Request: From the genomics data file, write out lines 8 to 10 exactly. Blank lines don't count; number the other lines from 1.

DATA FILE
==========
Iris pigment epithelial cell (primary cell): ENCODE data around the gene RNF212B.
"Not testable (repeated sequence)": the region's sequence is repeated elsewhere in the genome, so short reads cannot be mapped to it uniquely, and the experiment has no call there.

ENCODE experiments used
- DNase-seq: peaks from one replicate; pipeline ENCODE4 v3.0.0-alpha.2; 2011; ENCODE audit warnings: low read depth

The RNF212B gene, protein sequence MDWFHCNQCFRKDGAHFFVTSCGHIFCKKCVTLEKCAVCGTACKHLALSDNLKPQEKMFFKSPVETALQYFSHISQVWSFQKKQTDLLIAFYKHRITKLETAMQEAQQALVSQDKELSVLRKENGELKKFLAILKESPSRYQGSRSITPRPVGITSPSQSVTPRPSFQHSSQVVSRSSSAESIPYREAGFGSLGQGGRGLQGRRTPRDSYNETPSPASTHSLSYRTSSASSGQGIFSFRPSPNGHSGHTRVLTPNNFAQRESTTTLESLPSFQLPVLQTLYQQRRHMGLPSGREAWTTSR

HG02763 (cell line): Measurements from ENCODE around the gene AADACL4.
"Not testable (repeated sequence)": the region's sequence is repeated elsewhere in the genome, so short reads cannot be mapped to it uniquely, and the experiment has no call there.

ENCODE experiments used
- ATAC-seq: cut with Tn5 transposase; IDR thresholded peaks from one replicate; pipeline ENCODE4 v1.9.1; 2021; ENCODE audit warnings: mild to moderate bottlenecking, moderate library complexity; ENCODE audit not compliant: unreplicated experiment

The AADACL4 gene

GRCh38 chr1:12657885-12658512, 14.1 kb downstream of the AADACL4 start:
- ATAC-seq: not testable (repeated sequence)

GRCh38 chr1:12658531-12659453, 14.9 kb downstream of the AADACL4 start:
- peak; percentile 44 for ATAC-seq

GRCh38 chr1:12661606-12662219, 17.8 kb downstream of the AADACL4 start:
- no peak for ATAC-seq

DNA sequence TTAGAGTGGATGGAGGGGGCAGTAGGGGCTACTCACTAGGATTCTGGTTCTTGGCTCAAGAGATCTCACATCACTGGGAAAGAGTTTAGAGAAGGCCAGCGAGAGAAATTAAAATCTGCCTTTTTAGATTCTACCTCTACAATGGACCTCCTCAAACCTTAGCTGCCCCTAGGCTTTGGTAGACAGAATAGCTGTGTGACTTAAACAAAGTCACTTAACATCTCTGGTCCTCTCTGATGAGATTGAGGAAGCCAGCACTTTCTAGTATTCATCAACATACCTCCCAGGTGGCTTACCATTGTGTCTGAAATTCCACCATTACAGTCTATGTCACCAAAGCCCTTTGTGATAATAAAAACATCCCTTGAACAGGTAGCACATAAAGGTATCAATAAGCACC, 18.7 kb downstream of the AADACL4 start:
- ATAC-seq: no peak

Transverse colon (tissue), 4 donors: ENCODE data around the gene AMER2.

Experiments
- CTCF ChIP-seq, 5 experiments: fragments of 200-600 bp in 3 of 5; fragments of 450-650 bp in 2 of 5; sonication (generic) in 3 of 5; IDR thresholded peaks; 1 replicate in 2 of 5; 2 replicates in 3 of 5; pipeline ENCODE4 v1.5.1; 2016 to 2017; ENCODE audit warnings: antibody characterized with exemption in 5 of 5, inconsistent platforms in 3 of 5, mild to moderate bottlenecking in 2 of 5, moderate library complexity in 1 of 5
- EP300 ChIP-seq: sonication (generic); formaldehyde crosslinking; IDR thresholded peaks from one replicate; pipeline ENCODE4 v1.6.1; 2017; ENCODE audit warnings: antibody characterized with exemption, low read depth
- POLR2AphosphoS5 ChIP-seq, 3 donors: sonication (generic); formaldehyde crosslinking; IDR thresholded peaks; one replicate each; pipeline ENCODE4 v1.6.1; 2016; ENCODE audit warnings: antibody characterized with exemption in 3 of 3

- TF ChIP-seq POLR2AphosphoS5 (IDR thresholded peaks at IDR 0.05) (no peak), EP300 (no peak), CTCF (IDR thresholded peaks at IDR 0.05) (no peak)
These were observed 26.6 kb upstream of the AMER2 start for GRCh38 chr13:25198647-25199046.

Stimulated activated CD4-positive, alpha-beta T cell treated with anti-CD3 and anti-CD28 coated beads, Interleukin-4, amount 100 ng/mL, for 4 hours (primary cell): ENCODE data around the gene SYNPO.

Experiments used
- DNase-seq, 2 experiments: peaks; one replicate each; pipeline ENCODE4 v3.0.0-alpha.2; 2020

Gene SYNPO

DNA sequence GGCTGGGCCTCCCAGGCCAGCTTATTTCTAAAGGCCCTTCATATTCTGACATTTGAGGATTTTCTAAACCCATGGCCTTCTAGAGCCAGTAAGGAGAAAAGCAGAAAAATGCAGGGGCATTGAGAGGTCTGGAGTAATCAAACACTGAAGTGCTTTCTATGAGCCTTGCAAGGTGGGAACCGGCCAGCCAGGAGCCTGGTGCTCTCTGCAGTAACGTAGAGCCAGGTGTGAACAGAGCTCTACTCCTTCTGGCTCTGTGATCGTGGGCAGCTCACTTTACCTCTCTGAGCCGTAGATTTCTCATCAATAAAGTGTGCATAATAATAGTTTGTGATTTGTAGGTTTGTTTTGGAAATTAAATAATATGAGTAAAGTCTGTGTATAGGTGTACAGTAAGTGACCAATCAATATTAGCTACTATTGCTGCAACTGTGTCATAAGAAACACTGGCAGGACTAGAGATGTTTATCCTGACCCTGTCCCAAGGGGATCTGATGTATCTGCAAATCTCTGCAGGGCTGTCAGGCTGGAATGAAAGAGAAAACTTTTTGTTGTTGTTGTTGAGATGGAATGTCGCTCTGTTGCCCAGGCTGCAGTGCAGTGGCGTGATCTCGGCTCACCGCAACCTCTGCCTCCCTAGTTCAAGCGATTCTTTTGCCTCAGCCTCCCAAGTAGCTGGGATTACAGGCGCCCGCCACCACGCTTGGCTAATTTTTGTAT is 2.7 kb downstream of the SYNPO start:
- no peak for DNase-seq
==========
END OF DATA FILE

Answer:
ENCODE experiments used
- ATAC-seq: cut with Tn5 transposase; IDR thresholded peaks from one replicate; pipeline ENCODE4 v1.9.1; 2021; ENCODE audit warnings: mild to moderate bottlenecking, moderate library complexity; ENCODE audit not compliant: unreplicated experiment

The AADACL4 gene